The `Burbs Fight Back

They're teaming up with cities to lure back business and families

In the years after World War II, Euclid, Ohio, epitomized the American Dream. Thousands of war veterans moved seven miles from working-class Cleveland neighborhoods into spanking-new bungalows near Lake Erie. By the 1970s, though, Euclid's factories began shutting down. Its middle class fled even farther out, leaving behind a poorer, aging population of 53,000. Today, its tax base eviscerated, Euclid needs money to repair sewers and streets and to reopen schools for a recent influx of lower-income families from the city.

What bothers Euclid Mayor Paul Oyaski most, though, is that government money is funding new infrastructure in the high-growth outlying counties that have gutted his tottering town. Ohio and the U.S. are spending $46 million, for example, to expand Interstate 90 in wealthy Lorain County, which has gained as many residents since 1990 as Cleveland and its immediate suburbs have lost.

So Oyaski and mayors from other close-in Cleveland suburbs are fighting back. With lobbying help from city officials, their First Tier Consortium is pressing the state to stop building new roads and to start repairing old ones. It wants the legislature to limit new communities from offering state tax breaks that draw businesses from the inner core. "The state has the obligation to correct the damage," Oyaski says.

It's the arrival of "metropolitics." Across the nation, cities and their bedroom communities argue that they can't slow their downward slide if cheaper land, lower taxes, and government-subsidized services in exurbia suck away middle-class families and businesses. So city and surburban officials--backed by downtown business executives, environmentalists, farmers, and church leaders--are looking to flex their muscles collectively.

RADICAL. Their agenda borders on the radical. They want wealthy enclaves to place property-tax revenues in a regional pool that would be used, among other things, to redevelop abandoned land downtown. They also want the state and federal governments to end policies such as infrastructure subsidies that fuel sprawl. And they're pressing for growth limits in fringe areas and low-income housing in outer suburbs. If exurban growth is curbed, they argue, middle-class families and businesses will stay in the inner core. Regional transit systems and affordable housing, meanwhile, will bring poor city residents to jobs and homes in the suburbs, reducing the concentration of poverty in the city.

Such arguments are winning converts among business executives, who say the long-term vitality of a region is tied to the health of urban downtowns. In Pittsburgh, for instance, CEOs want a metrowide sales-tax increase to finance new riverfront projects downtown. "A lot of businesses recognize that inner cores are assets they should build up, and that leapfrogging sprawl is economically inefficient," says Bruce Katz, an urban affairs expert at the Brookings Institution.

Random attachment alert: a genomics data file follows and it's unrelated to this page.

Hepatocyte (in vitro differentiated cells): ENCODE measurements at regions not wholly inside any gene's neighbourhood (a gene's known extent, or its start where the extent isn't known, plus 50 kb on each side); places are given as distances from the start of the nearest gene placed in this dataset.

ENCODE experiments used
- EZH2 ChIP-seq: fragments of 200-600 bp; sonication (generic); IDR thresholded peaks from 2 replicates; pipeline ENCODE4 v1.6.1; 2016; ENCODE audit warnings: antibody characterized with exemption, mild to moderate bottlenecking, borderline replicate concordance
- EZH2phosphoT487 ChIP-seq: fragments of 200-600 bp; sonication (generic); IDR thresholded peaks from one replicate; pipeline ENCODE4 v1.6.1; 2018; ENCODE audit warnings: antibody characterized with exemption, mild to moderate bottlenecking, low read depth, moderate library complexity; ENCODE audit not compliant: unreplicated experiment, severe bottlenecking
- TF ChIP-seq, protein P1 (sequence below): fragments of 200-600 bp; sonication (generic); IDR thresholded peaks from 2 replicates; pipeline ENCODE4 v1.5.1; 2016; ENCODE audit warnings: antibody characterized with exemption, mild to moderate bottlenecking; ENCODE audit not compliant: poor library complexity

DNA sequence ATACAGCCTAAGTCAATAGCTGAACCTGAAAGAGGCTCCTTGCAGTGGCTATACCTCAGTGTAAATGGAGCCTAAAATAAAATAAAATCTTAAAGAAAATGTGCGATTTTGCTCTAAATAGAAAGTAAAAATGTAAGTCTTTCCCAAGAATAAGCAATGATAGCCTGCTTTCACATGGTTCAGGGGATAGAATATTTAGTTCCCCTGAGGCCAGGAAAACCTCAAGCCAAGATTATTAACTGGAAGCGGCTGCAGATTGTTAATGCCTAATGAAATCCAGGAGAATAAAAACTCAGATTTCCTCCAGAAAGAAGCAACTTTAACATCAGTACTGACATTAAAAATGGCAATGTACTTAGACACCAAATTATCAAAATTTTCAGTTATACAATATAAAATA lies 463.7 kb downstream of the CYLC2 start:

The new movement began in 1992 when Myron Orfield, a Minnesota state legislator, made computer-generated maps that tracked the migration of wealth from the Twin Cities. He found vast disparities between inner-ring and fringe communities in household income, infrastructure subsidies, and tax burdens. Orfield, who coined the term "metropolitics," says similar maps show the same phenomenon in Baltimore, Chicago, Milwaukee, Philadelphia, Pittsburgh, and Seattle.

UPHILL. The urban-suburban alliances face an uphill battle against powerful private land-owners and municipalities opposed to ceding autonomy and money. But in Minnesota, a coalition of city and inner-suburban legislators led by Orfield passed fair-housing state legislation in 1993 and 1994 and a tax-sharing bill in 1995 that was vetoed by the governor. It also put $1 billion of regional sewer, transit, and land-use planning under a metro council with taxing authority.

Now, nascent alliances are starting to score victories elsewhere. Maryland Governor Parris Glendening recently pushed through legislation confining state infrastructure subsidies largely to existing municipalities. It also would ease environmental cleanup rules for companies that want to locate on abandoned industrial sites. Glendening says the initiative would do much "to help established communities, to upgrade or rebuild infrastructure, [and] to direct jobs and business to older areas." In York, Pa., a business coalition is seeking a state measure offering incentives to outlying municipalities to curb growth. And church ministers around Gary, Ind., have convinced county officials to place a landfill in an exurb rather than expand an urban one, and to keep a courthouse in downtown Hammond.

Do such strategies work? Advocates point to Oregon, where counties were required 20 years ago to draw an Urban Growth Boundary. Lands beyond the boundaries are zoned for farms and forests only--no new homes, offices, or shopping centers. The result: While the Portland area's urbanized population grew by 14% in the 1980s, developed land expanded by just 11%, says urban consultant David Rusk. Downtown Portland is booming, and property values in even the poorest district have doubled in the past five years.

Resistance to such restrictions is inevitable, of course. Robert F. Crossk, a member of the county council that represents Gary's outlying suburbs, says urban residents "should be worrying about their crime and youth problems instead of telling us how to run our government. Every area should be able to grow the way it wants." To which the metropoliticos respond: Unless the forces of sprawl and polarization are checked, the middle class will move perpetually outward. Today's exurbs, then, could become the Euclids of tomorrow.

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